Easy Medicinal Herbs for the Home Gardener

Easy Medicinal Herbs for the Home Gardener (That you may already be growing!)
Pacific Horticulture College Blog Post by: Kylie Van Horne
Like growing your own veggies, growing your own medicinal herbs can be a satisfying and rewarding experience for the home gardener. There are hundreds of herbs to choose from, and many ways to process; from making essential oils to tinctures to salves. Today we’ll focus on a few tried and tested plants that are easy to grow and harvest in the Pacific Northwest, and use our bounty to make teas. You may already be growing some of them in your own garden!
One of the oldest and most simple ways to preserve medicinal plants is by drying. Dried herbs are easy to harvest, process and store, and it’s an extremely satisfying experience to be able to reach into your pantry mid winter and make a warm cup of something you’ve grown yourself. Especially when it’s flavourful, aromatic and good for your health!
Harvesting and drying herbs is easy and doesn’t require a lot of fancy tools or materials. While you can use a dehydrator, be sure it’s one that has a temperature control setting. Drying at high temperatures can degrade the beneficial oils and compounds contained in the leaves, flowers and roots of the plant. For this reason (and because that gentle hum of the dehydrator can sometimes wear on a person), I prefer to air dry my herbs. It’s low tech, doesn’t require any fancy materials, and time investment is minimal.
Use your imagination and what’s on hand to dry your teas. In the past I’ve used old window screens or wire mesh, or just simply bundled my herbs and hung to dry. You can also loosely pack your herbs into paper bags and let them dry this way. Careful not to overpack, and give the bag a gentle stir or shake from time to time to encourage airflow.
Whichever method you choose, the key to success is to provide good air circulation to prevent molds and mildews, and so the herbs dry uniformly. Be sure to avoid direct sunlight to minimize photodegradation of the plant material. In the PNW, this means the best time to collect and dry is Late Spring through Late Summer/Early Autumn to avoid the rainy season.
When your herbs have dried completely, simply pack into clean glass jars and store in a cool dark place. I recommend labeling with a name and date when you begin, but once you’re used to the distinct look and smell of each plant when it’s dried, you can opt to skip this step. Be sure your herbs are totally dry before you store them. It’s a disappointing thing to open a jar to find your precious bounty has been ruined by mould!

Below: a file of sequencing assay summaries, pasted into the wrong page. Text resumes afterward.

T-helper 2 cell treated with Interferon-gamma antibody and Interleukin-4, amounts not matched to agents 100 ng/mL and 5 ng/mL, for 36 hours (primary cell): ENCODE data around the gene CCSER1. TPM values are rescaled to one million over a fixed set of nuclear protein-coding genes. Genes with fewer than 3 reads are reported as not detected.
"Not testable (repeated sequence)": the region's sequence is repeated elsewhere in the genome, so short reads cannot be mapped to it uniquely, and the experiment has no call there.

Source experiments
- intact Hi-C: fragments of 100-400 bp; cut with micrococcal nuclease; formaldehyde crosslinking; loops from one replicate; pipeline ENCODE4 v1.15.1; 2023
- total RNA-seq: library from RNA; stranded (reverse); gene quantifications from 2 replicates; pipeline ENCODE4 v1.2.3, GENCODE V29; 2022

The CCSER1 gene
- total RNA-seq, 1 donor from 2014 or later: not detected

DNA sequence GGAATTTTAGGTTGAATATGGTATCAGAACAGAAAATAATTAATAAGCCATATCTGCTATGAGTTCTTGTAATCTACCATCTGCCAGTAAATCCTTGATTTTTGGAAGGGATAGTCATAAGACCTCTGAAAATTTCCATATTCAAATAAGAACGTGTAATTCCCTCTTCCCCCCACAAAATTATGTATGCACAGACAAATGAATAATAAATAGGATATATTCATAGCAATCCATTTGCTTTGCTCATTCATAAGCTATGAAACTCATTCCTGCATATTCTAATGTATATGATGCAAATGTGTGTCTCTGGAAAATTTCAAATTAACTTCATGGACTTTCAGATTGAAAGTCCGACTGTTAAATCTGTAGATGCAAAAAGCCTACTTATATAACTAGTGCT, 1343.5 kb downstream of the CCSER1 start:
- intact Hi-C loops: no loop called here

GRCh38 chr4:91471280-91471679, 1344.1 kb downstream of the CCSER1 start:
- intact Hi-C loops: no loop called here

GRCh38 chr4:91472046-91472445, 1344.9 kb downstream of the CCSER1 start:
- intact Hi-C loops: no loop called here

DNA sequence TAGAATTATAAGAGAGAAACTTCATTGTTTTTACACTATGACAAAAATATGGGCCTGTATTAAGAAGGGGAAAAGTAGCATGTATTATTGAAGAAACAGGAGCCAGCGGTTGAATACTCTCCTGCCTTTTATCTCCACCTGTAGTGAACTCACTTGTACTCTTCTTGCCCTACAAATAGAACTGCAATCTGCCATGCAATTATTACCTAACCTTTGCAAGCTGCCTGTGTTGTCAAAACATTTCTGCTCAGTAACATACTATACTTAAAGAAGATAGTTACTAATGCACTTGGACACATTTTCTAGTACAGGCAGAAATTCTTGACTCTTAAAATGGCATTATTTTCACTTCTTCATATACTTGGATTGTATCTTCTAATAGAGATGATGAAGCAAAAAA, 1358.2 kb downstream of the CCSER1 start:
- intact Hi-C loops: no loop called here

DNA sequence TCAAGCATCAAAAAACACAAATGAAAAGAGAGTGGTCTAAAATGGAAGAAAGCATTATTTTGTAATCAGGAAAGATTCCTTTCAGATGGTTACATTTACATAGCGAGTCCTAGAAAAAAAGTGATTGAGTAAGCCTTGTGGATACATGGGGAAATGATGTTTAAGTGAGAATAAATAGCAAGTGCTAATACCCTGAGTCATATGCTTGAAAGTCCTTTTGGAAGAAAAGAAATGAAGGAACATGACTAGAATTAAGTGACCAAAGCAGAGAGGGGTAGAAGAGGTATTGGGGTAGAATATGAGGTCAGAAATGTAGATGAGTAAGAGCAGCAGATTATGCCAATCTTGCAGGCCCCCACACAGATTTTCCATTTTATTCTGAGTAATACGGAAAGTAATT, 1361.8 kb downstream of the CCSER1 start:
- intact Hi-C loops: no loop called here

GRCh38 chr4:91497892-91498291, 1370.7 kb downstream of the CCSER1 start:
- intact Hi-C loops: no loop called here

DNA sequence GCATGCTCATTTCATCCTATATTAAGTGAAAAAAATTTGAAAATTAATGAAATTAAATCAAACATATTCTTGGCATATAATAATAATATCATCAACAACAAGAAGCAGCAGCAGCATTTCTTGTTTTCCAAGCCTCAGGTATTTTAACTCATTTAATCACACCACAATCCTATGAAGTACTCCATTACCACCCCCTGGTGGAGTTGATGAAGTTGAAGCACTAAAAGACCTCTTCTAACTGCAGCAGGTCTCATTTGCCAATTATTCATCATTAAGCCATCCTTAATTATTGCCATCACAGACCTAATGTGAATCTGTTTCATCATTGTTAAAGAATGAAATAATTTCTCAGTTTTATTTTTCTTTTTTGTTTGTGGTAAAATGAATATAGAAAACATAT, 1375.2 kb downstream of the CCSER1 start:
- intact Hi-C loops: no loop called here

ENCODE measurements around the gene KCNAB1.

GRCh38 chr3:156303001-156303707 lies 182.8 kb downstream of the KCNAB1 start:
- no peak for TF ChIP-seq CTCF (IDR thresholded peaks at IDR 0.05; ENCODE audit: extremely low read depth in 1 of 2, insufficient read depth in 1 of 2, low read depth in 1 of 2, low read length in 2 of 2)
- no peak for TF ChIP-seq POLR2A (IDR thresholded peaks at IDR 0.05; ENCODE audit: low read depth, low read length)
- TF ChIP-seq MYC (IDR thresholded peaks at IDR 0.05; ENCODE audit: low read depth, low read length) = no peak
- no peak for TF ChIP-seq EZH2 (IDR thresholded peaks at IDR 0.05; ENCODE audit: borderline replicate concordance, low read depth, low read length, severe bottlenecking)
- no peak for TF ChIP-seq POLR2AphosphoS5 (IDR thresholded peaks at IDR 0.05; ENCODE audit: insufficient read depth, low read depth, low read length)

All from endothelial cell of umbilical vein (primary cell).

Fennel in Flower

The best time to harvest your plants is early to mid morning, after any dew has dried and before plants start to wilt in the heat of the afternoon. That being said, in reality the best time to harvest is when life gives you a moment, so keep the above rule in mind, but don’t let it prevent you from harvesting at all!
Below is a short list of annual and perennial medicinal herbs to grow, harvest and use. As a general rule, harvest flowers when just opened, and don’t be shy. The more you harvest, the more the plant will produce- kind of like deadheading your hanging baskets. When harvesting leaves, do so before flowering, or wait for the new growth after you’ve cut back the flowerheads. This will ensure the bulk of the beneficial compounds are in the new leaves and not the flowers or seeds.
**Remember our pollinator friends when planting and harvesting your herbs. Most have flowers that are highly attractive to pollinators and beneficial insects, so consider planting extra, or when harvesting leave some of the bounty to share with the little guys.

Mint, chamomile and calendula drying on repurposed window screens

Lavendula angustifolia (English Lavender): A calming perennial medicine. Used for anxiety, sleep disorders, depression and fatigue. Harvest flower stems when half open.
Calendula officinalis (Calendula or Pot Marigold): An annual with antioxidant, anti-inflammatory, antifungal and antimicrobial properties. Thought to soothe the digestive tract and other membranes. Harvest whole flower, but keep only petals. Petals are easy to remove from flower head when fully dry.
Foeniculum vulgare (Fennel): High in potassium, calcium, zinc, manganese, Vitamin C, Vitamin A and Iron. Aids with idigestion, constipation, bloating, bronchitis, congestion and cough. Harvest dried seed heads and let dry completely in a paper bag. Added benefit is lady bugs lay their eggs on fennel flowers!
Salvia Rosmarinus (Rosemary): Perennial evergreen High in Vitamin C, iron and calcium. Antispasmodic and Antioxidant. Good for digestion and helps balance gut. Best to harvest in Spring and Summer when it’s actively growing.
Nepeta cataria (Catnip): A calming perennial that also can be used as an insect repellant! Supports immune fuction, healthy digestion. Harvest just before flowering. Can cut and come again.
Origanum vulgare (Oregano): Perennial. Antiviral, antibacterial, antioxidant, anti-inflammatory, good for sore throat, cough, digestion and nausea. Harvest just before it flowers. Can cut and come again